“My name is Cara Romero, and I came to this country because my husband wanted to kill me. Don’t look so shocked. You’re the one who asked me to say something about myself.”
This first paragraph sets the tone for the whole of Angie Cruz’s latest novel. It swallows you into a prose that is as energetic and alive as Cara, a 55-year-old Dominican living in New York during the Great Recession. Over the course of 12 sessions, she tells a government worker about her life and skills in the hope of getting a new job and qualifying for more benefits. Cara was laid off from the factory she had worked for over 20 years after it relocated to Central America and now spends her days in Washington Heights taking care of her family and her neighbours.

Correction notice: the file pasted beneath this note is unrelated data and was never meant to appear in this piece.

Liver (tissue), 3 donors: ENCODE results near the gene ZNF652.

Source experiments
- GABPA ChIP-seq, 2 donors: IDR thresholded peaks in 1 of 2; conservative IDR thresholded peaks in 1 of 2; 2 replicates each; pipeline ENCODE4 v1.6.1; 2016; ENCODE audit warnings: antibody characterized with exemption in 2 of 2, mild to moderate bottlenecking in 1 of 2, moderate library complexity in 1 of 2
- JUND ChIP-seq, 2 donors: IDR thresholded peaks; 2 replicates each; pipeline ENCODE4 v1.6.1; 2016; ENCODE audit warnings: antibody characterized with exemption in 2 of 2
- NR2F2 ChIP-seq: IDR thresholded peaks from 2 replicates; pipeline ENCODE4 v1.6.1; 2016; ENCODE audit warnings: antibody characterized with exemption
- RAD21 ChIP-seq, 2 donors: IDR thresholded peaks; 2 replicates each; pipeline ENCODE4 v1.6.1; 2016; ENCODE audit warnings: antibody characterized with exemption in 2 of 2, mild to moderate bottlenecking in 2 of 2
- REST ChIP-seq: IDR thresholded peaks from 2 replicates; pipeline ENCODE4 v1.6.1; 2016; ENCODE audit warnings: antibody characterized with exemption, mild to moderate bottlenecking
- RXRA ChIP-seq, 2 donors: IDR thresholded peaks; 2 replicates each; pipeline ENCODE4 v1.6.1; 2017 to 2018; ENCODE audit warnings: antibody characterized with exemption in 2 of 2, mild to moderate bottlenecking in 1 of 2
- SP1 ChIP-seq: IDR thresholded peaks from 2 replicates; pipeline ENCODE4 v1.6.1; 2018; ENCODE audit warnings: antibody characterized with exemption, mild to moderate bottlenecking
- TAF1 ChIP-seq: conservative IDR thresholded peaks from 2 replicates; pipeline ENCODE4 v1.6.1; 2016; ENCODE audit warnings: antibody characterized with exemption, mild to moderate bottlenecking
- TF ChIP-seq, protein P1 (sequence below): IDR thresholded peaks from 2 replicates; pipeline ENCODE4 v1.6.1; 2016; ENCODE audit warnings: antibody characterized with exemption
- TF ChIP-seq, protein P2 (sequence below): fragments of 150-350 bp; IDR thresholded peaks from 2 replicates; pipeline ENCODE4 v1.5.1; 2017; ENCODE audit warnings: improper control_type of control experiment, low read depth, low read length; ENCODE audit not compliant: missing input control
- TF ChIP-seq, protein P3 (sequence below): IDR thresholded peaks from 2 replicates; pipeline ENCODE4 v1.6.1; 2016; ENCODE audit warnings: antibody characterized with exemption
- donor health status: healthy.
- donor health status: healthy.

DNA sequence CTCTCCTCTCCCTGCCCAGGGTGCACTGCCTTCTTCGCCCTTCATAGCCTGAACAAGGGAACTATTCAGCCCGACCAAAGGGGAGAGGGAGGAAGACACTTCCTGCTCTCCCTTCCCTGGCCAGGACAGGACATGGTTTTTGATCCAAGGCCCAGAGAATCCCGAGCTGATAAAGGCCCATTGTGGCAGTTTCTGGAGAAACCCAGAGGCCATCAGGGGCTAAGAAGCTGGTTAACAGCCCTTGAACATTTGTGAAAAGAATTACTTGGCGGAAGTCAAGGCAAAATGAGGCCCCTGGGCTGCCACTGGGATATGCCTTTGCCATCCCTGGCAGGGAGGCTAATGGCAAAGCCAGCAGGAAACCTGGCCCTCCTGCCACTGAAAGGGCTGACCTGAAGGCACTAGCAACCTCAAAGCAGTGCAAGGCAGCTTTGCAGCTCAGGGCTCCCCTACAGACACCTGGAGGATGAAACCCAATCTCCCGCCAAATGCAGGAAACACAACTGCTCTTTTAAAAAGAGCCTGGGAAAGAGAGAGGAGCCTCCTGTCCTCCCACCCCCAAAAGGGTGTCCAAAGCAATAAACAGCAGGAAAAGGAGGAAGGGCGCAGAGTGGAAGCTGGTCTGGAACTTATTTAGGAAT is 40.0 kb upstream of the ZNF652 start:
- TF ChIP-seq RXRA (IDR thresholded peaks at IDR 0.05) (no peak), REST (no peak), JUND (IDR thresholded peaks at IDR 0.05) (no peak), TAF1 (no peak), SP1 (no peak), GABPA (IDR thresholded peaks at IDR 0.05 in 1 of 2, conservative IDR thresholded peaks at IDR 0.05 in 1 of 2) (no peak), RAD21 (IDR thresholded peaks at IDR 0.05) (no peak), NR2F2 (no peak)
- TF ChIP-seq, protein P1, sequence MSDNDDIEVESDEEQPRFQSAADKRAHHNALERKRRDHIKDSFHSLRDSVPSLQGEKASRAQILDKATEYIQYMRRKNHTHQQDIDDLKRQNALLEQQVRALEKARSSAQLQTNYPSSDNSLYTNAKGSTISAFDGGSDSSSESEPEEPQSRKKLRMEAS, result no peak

The book is mostly a monologue and entirely in Cara’s voice, interspersed with official documents related to her job application, her medical fees and her rent. This is not necessarily an easy feat for a writer or an easy sell for a reader. But it works. Cara’s voice is consistent throughout. By the end of the book, we have a real sense of who she is, in all her complexities, her contradictions and her idiosyncrasies. Her flaws are visible but not excused, and still her light shines through, so that I could not help but feel empathy for her.
This book is about immigration and gives a human face to the economic crisis. It is about generational trauma and how hard it can be talk to and be understood by your family. It gives a voice to a working-class woman of colour over 50, a character I have not often seen represented. It is also a moving homage to the extensive unpaid labour performed by carers, elders, and relatives, mostly women, to keep communities together. A unique read!